Dr. Wachtel said that for the jurors who have already heard months of emotional testimony, the next several weeks will be grueling. Many jurors who go through a capital-murder trial develop mental illnesses of their own, with depression and anxiety being the most common. They will be forced to listen to horrifying stories and they will be begged to have mercy for the man who caused that horror.

Despite the sentence they decide upon, the juror’s lives will be forever changed by their experience and they can add themselves to the list of victims of the Aurora theater shooting.

Jonathan Blunk, Alexander Boik, Jesse Childress, Gordon Cowden, Jessica Ghawi, John Thomas Larimer, Matthew McQuinn, Alex Sullivan, Alexander Teves, Rebecca Ann Wingo, Medek and the youngest victim, Moser-Sullivan. They will never come back to us, short of the ressurection. They are no longer with us on this Earth and thusly, cannot speak to us. The 12 jurors that heard evidence and did not buy the defense’s notion of insanity spoke for them. They spoke loudly. They spoke clearly. They spoke 165 times in a voice that was strong and clarion.

James Holmes acted as though we as judge and jury. On that night July night in a theatre in Aurora, he acted as executioner. The people of Arapahoe County saw it differently. 165 charges. 165 verdicts. The jury batted 1.000 and you can’t get any better than that.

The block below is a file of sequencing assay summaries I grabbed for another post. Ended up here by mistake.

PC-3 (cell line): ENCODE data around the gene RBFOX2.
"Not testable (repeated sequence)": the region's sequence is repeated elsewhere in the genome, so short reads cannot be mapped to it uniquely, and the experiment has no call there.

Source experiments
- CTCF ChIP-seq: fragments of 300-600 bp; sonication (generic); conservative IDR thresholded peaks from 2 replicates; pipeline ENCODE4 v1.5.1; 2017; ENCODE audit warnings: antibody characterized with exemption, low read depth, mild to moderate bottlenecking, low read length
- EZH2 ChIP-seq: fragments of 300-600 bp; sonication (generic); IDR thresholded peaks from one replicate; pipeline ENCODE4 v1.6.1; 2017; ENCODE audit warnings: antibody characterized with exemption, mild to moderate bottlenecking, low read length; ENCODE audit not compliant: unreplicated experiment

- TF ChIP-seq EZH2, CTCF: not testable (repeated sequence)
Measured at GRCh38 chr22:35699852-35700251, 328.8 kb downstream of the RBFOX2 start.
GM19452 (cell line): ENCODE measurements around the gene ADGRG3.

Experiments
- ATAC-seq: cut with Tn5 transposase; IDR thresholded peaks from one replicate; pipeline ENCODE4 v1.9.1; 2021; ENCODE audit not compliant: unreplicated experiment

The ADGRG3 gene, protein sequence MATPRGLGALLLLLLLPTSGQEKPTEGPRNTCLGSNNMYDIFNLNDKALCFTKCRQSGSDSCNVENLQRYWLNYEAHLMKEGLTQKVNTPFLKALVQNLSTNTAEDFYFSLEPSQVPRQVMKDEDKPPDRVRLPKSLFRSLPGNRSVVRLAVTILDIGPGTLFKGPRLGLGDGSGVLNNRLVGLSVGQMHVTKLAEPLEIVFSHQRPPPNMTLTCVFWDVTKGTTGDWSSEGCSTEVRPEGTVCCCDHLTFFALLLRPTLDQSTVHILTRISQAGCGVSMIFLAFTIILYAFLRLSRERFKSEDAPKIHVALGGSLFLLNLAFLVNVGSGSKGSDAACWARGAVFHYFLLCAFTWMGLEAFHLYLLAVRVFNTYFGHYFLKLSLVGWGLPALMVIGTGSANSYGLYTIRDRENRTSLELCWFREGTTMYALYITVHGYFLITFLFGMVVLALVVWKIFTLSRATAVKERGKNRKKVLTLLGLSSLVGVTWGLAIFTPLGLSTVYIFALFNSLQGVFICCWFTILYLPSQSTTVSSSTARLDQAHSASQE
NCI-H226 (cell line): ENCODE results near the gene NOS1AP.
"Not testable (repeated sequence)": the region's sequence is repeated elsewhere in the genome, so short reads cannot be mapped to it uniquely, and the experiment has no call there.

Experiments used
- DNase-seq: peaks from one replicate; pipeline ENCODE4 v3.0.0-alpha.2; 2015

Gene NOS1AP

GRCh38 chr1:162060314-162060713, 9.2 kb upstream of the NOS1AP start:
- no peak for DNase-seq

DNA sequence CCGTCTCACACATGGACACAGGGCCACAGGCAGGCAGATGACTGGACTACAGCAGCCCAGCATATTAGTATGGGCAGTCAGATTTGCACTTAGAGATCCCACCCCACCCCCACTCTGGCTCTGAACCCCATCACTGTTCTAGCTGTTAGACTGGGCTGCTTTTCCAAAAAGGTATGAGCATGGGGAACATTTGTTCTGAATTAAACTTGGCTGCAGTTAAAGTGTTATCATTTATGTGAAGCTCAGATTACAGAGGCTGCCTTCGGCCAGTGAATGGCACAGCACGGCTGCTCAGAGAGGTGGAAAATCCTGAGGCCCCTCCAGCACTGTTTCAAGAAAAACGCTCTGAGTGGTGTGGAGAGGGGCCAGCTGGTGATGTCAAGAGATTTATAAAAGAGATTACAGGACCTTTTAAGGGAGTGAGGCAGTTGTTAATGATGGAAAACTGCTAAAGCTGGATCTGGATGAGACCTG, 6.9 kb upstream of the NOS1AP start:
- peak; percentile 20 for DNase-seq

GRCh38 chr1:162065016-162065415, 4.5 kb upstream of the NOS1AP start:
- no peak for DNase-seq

This week, Holmes will learn his sentence as the jury will decide if he dies a natural death and leave things in God’s hands or they bypass the Almighty and put a needle in his arm. Even with the death penalty on the table and assuming that all 12 jurors agree that he should die by lethal injection, it will be years if not decades before the executioner gets his (or her) hands on him. We can be certain of one thing and that James Holmes will never draw breath as a free man.

James Holmes tried to change his looks during the trial. James Holmes tried to fake insanity. James Holmes failed and failed miserably. 165 counts. 165 guilty verdicts. Major EPIC fail. James Holmes will return to the same courtroom that convicted him and will learn if he draws his last breath behind bars or the executioner get his (or her) hands on him.

The people of Aurora and Arapaho County spoke loudly and clearly. They not only spoke for the nine victims that could not, they spoke for the community and the 70 that were wounded. They will get a chance to speak again this week with the penalty phase. James Holmes could have listened to his better angels that night in July. He chose to ignore them completely. He knew right from wrong and his actions took nine lives and cost him his freedom and could very well cost him his life.

The people of Aurora, Colorado had a monster on their hands and like in those old movies, they raised their torches and pitchforks and dealt with the monster. The monster known as James Holmes will never know freedom, let alone touch it. A jury of his peers said that he is accountable and will draw his final breath on this Earth behind bars. The bigger question is will he die at God’s hands or will the state of Colorado kill him.